We find in life, we are much like this time as well. In our youth, we are intrigued by the beauty of the world. The nature that surrounds us is almost too appealing to deny its existence, so we chase one scenic vista after another, failing to realize as life passes by, we are taking in what lies on the surface without revealing the truth behind what is beneath. We linger in places momentarily when we should consider them with more resolution; instead, we admire them only in passing. If we were to look deeper, we would find what awaits us in those higher realms of consciousness are far greater than what we first consider the greatest spectacle in our time.
One of the men, realizing there was too much to dismiss, stayed behind to capture more of the lost village. Meanwhile, the other two continued on, pushed by something within. Like drifting leaves upon the wind, they passed the tiny hamlet to the next bend in the valley. Each traveling separate, they found themselves exploring one rock outpost after another. Seemingly, without trying, they found themselves reunited and began their climb together again. As they walked, they shared in the Glory of God on this day and how it was so inspiring to see all that they had already seen, not even thinking of what lay ahead.
As the pair crested a small ridge, the ice pack of the winter still lay frozen before them, like a giant glacier. Azure blue water swirled in a pool below the waterfall that flowed beneath the white layer of ice above. Beneath the still water, they took a drink, refreshing themselves with the bounty God had provided. The twenty-third Psalm came to mind, “The Lord is my shepherd, I shall not want. He maketh me lie down in green pastures, he leadeth me beside still waters…” They paused to drink from the pool, sipping from the life-giving fluid and refreshing their tiring bodies. They pushed on, for each new turn brought more amazing revelations.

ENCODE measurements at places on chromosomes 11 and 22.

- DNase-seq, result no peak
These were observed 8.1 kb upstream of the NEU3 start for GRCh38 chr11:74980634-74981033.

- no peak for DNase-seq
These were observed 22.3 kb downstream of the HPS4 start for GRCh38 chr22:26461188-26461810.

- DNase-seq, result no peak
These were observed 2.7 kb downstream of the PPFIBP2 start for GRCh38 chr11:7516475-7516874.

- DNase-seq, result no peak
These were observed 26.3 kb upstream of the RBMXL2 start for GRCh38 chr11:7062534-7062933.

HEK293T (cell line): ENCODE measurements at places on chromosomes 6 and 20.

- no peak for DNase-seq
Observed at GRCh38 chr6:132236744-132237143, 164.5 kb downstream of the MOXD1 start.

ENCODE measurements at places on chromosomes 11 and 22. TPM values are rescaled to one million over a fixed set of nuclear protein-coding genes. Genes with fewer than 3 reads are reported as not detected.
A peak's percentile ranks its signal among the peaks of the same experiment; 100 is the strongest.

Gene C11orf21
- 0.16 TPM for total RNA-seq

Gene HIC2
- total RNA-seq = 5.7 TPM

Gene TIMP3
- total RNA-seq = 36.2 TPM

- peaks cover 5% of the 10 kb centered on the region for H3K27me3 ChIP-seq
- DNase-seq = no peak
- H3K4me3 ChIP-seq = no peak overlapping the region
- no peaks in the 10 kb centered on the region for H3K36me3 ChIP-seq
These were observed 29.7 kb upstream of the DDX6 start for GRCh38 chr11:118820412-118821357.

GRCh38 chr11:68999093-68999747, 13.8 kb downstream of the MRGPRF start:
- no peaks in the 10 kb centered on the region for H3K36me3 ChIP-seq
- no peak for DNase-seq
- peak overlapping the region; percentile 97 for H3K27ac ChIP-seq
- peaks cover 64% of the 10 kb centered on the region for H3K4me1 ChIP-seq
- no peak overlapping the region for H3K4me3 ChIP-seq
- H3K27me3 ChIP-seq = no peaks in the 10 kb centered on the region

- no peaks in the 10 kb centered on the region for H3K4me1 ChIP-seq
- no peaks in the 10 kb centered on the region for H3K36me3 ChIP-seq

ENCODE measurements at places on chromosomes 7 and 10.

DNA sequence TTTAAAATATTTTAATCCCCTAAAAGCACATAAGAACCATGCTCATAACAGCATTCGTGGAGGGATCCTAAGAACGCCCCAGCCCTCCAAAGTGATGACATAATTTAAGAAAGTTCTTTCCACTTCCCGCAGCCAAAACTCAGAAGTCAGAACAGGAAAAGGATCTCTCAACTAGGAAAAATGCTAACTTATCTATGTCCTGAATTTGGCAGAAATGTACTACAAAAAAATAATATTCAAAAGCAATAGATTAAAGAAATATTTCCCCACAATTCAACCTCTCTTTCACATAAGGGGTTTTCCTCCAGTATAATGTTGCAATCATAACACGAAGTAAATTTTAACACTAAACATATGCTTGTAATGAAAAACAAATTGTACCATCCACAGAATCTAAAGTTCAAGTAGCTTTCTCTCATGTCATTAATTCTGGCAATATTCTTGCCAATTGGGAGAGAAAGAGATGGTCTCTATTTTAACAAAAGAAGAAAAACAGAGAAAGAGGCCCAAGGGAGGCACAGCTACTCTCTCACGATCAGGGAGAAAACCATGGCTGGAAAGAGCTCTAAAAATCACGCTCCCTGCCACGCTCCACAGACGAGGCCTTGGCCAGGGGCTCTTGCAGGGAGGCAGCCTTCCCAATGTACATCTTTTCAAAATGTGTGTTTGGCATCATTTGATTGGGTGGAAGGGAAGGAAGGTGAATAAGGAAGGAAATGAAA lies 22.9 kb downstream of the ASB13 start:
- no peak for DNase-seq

Not long after, they closed in at the base of the last, and tallest climb, they gave pause. High above where they stood, tiny figures climbed toward the peak. “The bottles in the trough must be theirs,” one of the men said to the other. “Yep,” the other nodded in reply. As their eyes followed the trail between the climbing party above them and to where they stood, they reflected upon the daunting task. Looking high into the sky overhead they thought out loud, “Could they do it,” they asked each other? The waterfalls that now surrounded them whispered back, “Go tell it on the Mountain.”
“Yes, let’s do it,” they told one another.
When we finally awaken to what matters most in life, for some, it is too late. There are many that would never make it beyond the still water. There would be many that would never make it to the deserted village. So many become distracted and lost in life that they give up before they even get started. We see them wandering in a world in which they cannot escape. When we try to reach out to them, it is as if they can’t understand the words we say to them, so foreign is the concept of what awaits them in the eternal life, so caught up are they now in this worldly life. When Jesus found the two men on the road to Emmaus, he opened their minds so that they could comprehend all he had to tell them, and so it is with us.
When the men pushed onward, it is like when we are finally conscious of what we must do to reach that heavenly land we all seek to find in the life hereafter. The fortunate ones accept Christ and find that they too can become one with our maker, and when we do, the mountain top is only just the beginning. Climbing the ascent, their lungs ached for more breathe as their legs burnt like fire, but they pushed onward. No great triumph ever comes without a sacrifice, and so the same can be said of our salvation; each has a price to be paid. Christ gave all so that we might have life eternal, and so likewise, the men pushed on through the pain, knowing that what awaited would be worth the momentary strains that momentarily pressed upon their bodies.